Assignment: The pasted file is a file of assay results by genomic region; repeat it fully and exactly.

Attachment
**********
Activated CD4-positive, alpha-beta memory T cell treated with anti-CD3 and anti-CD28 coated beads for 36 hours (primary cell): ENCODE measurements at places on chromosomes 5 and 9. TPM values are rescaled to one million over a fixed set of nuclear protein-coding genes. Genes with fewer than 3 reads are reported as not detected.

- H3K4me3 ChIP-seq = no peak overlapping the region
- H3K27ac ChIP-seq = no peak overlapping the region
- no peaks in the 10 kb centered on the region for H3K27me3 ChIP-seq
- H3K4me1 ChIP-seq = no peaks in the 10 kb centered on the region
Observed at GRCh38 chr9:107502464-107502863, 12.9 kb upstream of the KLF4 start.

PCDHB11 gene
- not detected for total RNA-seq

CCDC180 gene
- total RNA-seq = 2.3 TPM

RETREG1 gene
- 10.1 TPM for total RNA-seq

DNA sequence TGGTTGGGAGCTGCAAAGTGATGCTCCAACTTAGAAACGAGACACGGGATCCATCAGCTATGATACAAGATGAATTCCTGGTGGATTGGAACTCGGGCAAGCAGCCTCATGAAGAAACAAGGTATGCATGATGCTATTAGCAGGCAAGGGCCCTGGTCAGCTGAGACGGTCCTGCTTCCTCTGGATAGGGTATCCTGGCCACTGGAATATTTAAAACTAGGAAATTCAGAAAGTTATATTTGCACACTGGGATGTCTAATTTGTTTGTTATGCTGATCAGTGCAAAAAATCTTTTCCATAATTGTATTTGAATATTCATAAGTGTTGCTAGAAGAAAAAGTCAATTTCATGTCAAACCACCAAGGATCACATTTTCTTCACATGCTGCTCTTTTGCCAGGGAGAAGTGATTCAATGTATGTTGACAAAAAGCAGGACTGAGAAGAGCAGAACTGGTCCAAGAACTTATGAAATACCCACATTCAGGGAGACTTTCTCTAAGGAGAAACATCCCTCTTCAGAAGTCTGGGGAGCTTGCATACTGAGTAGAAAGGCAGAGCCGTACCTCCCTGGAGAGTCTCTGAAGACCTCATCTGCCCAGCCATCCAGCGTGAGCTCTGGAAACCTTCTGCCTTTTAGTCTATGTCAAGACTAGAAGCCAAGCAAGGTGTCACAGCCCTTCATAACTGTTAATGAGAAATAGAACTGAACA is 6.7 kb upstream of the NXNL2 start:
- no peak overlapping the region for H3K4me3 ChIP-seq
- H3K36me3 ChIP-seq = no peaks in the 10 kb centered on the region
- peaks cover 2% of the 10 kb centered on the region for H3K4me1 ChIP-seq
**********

Activated CD4-positive, alpha-beta memory T cell treated with anti-CD3 and anti-CD28 coated beads for 36 hours (primary cell): ENCODE measurements at places on chromosomes 5 and 9. TPM values are rescaled to one million over a fixed set of nuclear protein-coding genes. Genes with fewer than 3 reads are reported as not detected.

- H3K4me3 ChIP-seq = no peak overlapping the region
- H3K27ac ChIP-seq = no peak overlapping the region
- no peaks in the 10 kb centered on the region for H3K27me3 ChIP-seq
- H3K4me1 ChIP-seq = no peaks in the 10 kb centered on the region
Observed at GRCh38 chr9:107502464-107502863, 12.9 kb upstream of the KLF4 start.

PCDHB11 gene
- not detected for total RNA-seq

CCDC180 gene
- total RNA-seq = 2.3 TPM

RETREG1 gene
- 10.1 TPM for total RNA-seq

DNA sequence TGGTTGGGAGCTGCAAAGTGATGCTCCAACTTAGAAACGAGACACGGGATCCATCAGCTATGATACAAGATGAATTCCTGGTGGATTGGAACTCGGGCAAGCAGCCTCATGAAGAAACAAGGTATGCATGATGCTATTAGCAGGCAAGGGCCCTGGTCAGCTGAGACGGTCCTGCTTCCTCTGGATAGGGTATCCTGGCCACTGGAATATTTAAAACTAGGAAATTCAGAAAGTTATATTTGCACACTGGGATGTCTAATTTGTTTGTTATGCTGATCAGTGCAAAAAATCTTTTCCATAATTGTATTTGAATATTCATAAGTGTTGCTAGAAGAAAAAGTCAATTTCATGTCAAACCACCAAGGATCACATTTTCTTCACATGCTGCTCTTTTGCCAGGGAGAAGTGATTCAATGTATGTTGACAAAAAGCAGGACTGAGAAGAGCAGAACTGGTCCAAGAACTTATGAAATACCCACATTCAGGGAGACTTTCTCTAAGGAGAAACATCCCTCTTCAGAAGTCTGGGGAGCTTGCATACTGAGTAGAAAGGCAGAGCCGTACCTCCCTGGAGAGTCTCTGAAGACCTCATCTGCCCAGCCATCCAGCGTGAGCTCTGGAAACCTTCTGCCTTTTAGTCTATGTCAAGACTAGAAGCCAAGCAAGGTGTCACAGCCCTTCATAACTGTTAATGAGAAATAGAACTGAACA is 6.7 kb upstream of the NXNL2 start:
- no peak overlapping the region for H3K4me3 ChIP-seq
- H3K36me3 ChIP-seq = no peaks in the 10 kb centered on the region
- peaks cover 2% of the 10 kb centered on the region for H3K4me1 ChIP-seq